But as he met up with various acquaintances he abandoned that romantic notion, and began doing some writing, mostly on the situation in Spain he had fled. And then to get back into the world of academia he went to Oxford to study English and the Classics, became a member of the Church of England, and before long was studying theology once again. He became a tutor at Holland House, and taught Lord Holland’s son. He did this for a couple of years, but did not like it at all, as it hampered his freedom so much. So, he moved to London, where he publisheda book called ‘Letters from Spain’, a fanciful account of that decade of his life in Spain as a priest. And he began working on his second book, which would lay bare all the ills of the Roman Catholic church as he had experienced them first hand. At this time his friends in London mainly consisted of the Spanish Catholic refugees who had fled Spain alongside him; they did not take kindly to his increasingly hostile attitude towards the Catholic Church, and so Joseph decided once again to return to Oxford, and to live at Oriel College. His passion for Anglicanism was growing increasingly – he believed Anglicanism to be a far truer expression of Christianity than the Roman Catholic Church was. During this time he knew many prominent Anglicans, most notably John Henry Newman. He began thinking about how he might employ his energies to best serve the church, and settled for a time on the idea of moving to Trinidad to be a missionary. While his love for Anglicanism, common worship and the like were unwavering, he did begin to entertain theological ideas which lay outside of Anglican orthodoxy. Strictly speaking, to be an Anglican in good standing one must in theory subscribe to the 39 articles, and read the Bible through the lens of the catholic creeds, namely the Nicene Creed, the Apostolic Creed, and the Athanasian Creed.
Here is a portion of the Athanasian Creed: “The catholic faith is this: That we worship one God in Trinity, and Trinity in Unity; Neither confounding the Persons; nor dividing the Essence. For there is one Person of the Father; another of the Son; and another of the Holy Ghost. But the Godhead of the Father, of the Son, and of the Holy Ghost, is all one; the Glory equal, the Majesty coeternal. Such as the Father is; such is the Son; and such is the Holy Ghost. The Father uncreated; the Son uncreated; and the Holy Ghost uncreated. The Father unlimited; the Son unlimited; and the Holy Ghost unlimited. The Father eternal; the Son eternal; and the Holy Ghost eternal. And yet they are not three eternals; but one eternal.”
To paraphrase Joseph slightly, he writes of this Creed in his diary, ‘I have no trouble saying that Christ is the Son of God in some peculiar way far beyond human comprehension. That the Word was with God, and the Word was God, and that the Word was made flesh and dwelt among us; but I will not declare any knowledge of the nature of God; the Word is God, the Holy Ghost is God, but they are God in the same sense as the Father is God. Who am I to make such a pronouncement, for not only does three in one make no logical sense, it is not even a Biblical claim’.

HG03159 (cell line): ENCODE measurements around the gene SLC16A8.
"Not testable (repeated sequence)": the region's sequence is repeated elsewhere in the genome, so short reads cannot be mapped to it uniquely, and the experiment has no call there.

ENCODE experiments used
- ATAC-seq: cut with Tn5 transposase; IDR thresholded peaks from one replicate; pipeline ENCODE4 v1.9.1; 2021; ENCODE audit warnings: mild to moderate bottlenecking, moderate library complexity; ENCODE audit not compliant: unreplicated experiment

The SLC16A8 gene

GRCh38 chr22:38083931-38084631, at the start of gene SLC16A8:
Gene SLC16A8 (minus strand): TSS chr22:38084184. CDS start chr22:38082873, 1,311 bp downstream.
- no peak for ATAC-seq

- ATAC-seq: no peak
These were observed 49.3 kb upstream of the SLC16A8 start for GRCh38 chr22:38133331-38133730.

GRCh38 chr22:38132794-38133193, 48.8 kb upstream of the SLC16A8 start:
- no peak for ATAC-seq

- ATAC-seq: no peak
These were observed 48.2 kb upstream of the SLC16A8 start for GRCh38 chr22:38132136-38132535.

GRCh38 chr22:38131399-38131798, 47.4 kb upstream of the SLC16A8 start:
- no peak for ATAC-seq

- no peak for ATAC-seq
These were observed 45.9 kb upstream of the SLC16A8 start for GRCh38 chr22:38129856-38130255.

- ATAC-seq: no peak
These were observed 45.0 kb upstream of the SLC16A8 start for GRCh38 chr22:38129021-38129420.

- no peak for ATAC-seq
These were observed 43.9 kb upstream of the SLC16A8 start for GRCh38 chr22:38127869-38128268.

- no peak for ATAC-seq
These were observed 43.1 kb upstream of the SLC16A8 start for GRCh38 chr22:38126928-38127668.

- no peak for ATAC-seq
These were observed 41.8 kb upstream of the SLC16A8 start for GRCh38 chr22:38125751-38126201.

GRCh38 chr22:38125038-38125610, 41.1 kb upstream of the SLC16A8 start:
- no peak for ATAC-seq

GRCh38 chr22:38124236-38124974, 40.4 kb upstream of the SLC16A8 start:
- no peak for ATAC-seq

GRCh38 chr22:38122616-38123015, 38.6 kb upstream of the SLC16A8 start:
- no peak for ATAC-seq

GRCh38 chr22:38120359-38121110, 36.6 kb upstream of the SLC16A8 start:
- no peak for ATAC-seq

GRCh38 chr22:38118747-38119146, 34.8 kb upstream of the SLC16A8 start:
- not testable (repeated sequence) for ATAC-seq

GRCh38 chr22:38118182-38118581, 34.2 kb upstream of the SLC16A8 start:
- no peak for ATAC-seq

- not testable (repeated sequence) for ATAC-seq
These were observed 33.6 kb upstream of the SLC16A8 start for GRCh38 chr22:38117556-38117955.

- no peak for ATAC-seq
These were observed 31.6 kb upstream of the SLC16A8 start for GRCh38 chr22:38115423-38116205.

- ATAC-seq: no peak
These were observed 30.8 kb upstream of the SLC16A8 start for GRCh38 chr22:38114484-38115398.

These esoteric matters concerning the nature of God are of course the roots of this movement. These are concerns which seem far less significant today, arguing the supremacy of one truth over and above another, but for Joseph at the time it was everything, significant in a way almost unimaginable within our current contemporary mindset.
The middle years of Joseph’s life consist of endless diary entries from his tortured mind. He would pray, and ask God to not allow him to fall into error. And it was at this time that in the privacy of his diaries he affirmed Unitarianism. But on the surface his involvement within Anglicanism was just as constant as ever; he had begun presiding at the altar, and working as an Anglican clergyman. In his late 50s his best friend, Richard Whately, became the Archbishop of Dublin, and so Joseph moved to live with him. He lived there most happily for several years, tutoring the Archbishop’s son, working on his latest book on the Spanish Inquisition, and ever studying theology. But the call within him to find his true home within Unitarianism was becoming more and more apparent to him. And so finally, in 1835, aged 60, he left Dublin, moved to Liverpool, and attended a service at the Unitarian Church.The preacher that morning was Dr. James Martineau. It was his long-awaited homecoming. He felt relieved, and at peace. From reading Joseph’s letter you get the sense of the very kind and warm man that he was. He had many friendships which endured despite widening theological gulfs. It was through the gifts and charity of these friends that he was able to maintain his whole life as a man of letters, poetry, essays, and theological musing. Joseph Blanco White died in 1841. His memorial is now at the Ullet Road Unitarian Church in Liverpool.
In closing I will read perhaps his most notable work – a poem entitled ‘Night and Death’.
Mysterious Night! when our first parent knew
Thee, from report divine, and heard thy name,
Did he not tremble for this lovely Frame,
This glorious canopy of Light and Blue?
Yet 'neath a curtain of translucent dew,
Bathed in the rays of the great setting Flame,
Hesperus with the host of heaven came,
And lo! Creation widened in man's view.
Who could have thought such Darkness lay concealed
Within thy beams, O Sun! or who could find,
Whilst fly, and leaf, and insect stood revealed,
That to such countless Orbs thou mad'st us blind!
Why do we then shun death with anxious strife?
If Light can thus deceive, wherefore not Life?